It’s been several years since I’ve written about playing poker on your Mac, but a new feature at FullTilt called Rush Poker has me excited enough to do so today. Rush Poker is, in many ways, a huge leap forward in adopting the game to the computer, and in some ways it’s the first truly significant change.
Let’s start with some background, though, as I do obsess about context. Up until now, there have been a few specific advantages of playing poker on your computer.
- You can play whenever you want, in whatever state of dress you can manage.
- You can play many, many more hands than you can live, which is one reason so many Internet kids have become successful in live tournaments — they have more experience because they’ve played so many more hands in a shorter period of time.
- You can play multiple tables at one time, and change tables whenever you want.
- You can use heads-up-display software to track your own play and the play of your competitors (look for a review of the wonderful Poker Copilot for Mac soon).
- Math is often disproportionately important in online play compared to live play, for those so inclined.
- The computer dealers in online play are, more or less, infallible.
Of course, there are some upsides to playing live, too:
- Live poker is FAR more social, be it in a home game, a card room, or a casino.
- For many there is the visceral excitement of handling the cards, the chips, in the feel of the felt.
- You have more time to think (Internet play is usually much faster).
- For those so inclined, the art of reading people can be a big part of live play.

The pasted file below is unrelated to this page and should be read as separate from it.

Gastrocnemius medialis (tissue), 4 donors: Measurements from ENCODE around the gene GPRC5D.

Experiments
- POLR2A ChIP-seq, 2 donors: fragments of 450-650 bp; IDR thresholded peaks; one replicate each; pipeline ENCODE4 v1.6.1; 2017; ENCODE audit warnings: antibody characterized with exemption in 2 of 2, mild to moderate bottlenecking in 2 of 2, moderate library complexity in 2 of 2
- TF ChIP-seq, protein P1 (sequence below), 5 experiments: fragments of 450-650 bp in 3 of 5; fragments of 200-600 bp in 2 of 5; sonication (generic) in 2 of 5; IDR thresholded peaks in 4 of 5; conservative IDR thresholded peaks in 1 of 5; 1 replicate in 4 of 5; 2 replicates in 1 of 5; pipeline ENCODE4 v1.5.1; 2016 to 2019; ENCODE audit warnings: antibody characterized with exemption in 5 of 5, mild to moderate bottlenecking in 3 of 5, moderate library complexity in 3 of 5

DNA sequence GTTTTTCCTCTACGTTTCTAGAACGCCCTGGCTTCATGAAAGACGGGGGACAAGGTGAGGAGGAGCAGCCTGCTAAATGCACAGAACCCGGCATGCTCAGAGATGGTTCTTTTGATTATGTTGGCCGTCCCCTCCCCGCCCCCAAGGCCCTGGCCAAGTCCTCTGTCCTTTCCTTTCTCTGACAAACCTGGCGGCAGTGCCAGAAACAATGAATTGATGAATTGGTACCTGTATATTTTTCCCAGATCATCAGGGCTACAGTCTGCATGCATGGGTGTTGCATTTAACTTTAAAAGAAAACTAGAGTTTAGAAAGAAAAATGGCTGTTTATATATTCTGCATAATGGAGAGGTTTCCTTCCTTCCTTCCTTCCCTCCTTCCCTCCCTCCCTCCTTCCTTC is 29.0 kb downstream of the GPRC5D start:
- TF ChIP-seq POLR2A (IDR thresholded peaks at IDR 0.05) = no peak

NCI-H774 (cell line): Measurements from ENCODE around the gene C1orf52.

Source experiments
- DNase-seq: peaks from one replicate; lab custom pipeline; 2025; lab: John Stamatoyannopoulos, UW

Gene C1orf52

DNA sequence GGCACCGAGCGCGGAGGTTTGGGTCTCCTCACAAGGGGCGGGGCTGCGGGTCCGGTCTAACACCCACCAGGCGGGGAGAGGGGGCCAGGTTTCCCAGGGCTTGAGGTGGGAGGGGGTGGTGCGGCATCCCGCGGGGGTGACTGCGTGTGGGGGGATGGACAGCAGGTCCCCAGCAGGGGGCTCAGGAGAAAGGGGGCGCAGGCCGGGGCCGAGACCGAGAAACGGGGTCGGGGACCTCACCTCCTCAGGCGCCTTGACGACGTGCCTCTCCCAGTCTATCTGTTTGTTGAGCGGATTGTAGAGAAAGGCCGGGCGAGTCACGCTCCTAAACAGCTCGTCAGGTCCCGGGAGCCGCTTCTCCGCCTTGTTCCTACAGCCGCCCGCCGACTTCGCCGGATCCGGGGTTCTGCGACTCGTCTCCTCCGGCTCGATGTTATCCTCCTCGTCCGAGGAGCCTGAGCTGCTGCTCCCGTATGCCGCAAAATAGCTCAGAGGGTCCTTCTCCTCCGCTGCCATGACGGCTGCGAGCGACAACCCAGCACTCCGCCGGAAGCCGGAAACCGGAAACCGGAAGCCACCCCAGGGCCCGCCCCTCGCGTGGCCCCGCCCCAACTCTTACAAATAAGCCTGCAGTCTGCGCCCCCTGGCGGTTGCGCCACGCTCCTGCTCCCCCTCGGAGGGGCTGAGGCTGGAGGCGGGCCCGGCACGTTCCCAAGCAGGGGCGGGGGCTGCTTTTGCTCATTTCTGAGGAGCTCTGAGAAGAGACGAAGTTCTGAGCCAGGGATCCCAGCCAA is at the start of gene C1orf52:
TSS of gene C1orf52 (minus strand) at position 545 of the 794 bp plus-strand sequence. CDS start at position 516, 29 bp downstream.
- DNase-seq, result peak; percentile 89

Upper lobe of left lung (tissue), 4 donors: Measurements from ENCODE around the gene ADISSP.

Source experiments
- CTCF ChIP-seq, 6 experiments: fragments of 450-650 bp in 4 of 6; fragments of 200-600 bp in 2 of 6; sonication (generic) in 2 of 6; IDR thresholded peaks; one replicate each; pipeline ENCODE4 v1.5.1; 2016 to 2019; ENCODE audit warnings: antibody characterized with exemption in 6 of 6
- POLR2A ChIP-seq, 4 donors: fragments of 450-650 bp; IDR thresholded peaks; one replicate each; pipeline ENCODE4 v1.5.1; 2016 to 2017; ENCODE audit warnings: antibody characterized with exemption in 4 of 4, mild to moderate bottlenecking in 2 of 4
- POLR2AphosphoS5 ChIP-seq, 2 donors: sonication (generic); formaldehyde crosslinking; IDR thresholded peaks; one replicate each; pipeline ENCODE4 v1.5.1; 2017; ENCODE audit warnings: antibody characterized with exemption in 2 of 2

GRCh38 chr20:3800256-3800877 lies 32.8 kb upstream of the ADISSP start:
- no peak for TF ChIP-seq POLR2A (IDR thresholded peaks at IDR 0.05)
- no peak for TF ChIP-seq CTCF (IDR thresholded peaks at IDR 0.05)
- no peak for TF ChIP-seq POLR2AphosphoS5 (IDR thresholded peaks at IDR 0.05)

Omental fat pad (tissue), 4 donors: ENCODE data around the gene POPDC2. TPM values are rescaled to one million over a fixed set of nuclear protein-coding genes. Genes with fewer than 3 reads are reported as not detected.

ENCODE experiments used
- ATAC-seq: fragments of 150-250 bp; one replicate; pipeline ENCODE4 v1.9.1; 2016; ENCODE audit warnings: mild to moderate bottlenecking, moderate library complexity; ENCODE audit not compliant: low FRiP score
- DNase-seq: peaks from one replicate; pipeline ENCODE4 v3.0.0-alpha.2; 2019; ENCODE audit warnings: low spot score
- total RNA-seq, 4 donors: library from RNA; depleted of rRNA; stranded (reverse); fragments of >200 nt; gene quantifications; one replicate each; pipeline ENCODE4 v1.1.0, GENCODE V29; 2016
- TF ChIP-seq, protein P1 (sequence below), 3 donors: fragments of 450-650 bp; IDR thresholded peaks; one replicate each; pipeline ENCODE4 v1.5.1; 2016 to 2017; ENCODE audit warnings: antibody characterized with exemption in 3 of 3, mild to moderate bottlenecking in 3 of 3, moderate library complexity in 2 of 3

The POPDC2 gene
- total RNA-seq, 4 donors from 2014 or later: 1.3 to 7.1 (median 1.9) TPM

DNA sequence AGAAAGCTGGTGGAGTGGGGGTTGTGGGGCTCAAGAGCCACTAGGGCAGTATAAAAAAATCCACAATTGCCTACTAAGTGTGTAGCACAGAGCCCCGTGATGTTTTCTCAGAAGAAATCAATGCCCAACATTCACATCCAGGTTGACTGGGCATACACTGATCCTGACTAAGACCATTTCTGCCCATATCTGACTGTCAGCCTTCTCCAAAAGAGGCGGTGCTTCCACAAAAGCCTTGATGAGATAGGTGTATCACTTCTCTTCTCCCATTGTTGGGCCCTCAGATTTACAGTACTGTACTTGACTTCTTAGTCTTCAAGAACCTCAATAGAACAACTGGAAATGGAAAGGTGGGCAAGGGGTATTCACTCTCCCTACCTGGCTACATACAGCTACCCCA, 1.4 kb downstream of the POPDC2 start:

- Live play is, by and large, much, much easier than playing on the Internet, for a variety of reasons.
These differences aside, Internet poker has still mostly been a virtual representation of live play. It’s the same sort of tables, the same game structures (though there are more games types in the online poker rooms than in any live card room), the same betting…it’s the same game, just in a virtual setting.
What Rush Poker In a Nutshell
Rush Poker changes that, and like I said above, it’s the most fundamental change yet that actually takes advantage of the fact that we’re playing the game on a computer! In Rush Poker, rather than sitting down at a specific table to play, you instead join a pool of many other players — sometimes hundreds of other players.
When you fold a hand (or the hand is over if you went to the showdown), your table is dissolved, and you get taken to a new table that is formed of other players that have just folded. Instantly. If that didn’t sink in immediately, take a moment and think about it (or watch the video I embedded below).
What that means is that you don’t have to wait for your table’s hand to be completed before you get dealt new cards. You can instantly start a new hand with other players from your pool, and you can keep doing this until you get a hand you want to play.
This has several benefits:
- It makes it easier to play a tight game because you don’t experience any of that “I haven’t had good cards in forever, so I’m going to play cold-cap this seven-deuce, damnit!” boredom.
- You can play even more hands per hour, which further accelerates your learning process (and accumulates FullTilt points that you can trade for merchandise faster).
- You don’t play the same players every hand — This is a double-edged sword, though, as it means that only your best opponents are likely to learn much about your play, but it also means you have to be on your toes to remember your opponents, too.
The biggest thing, though, is how many more hands you can play, but let me offer some numbers for context.
In live play, most casinos expect their dealers to deal an average of about 37 hands per hour for Limit poker…if they’re good. Clearly that’s situational. A really loose game will be slower, and No Limit or Spread Limit games tend to be even slower as it often takes longer for each player to complete his or her action.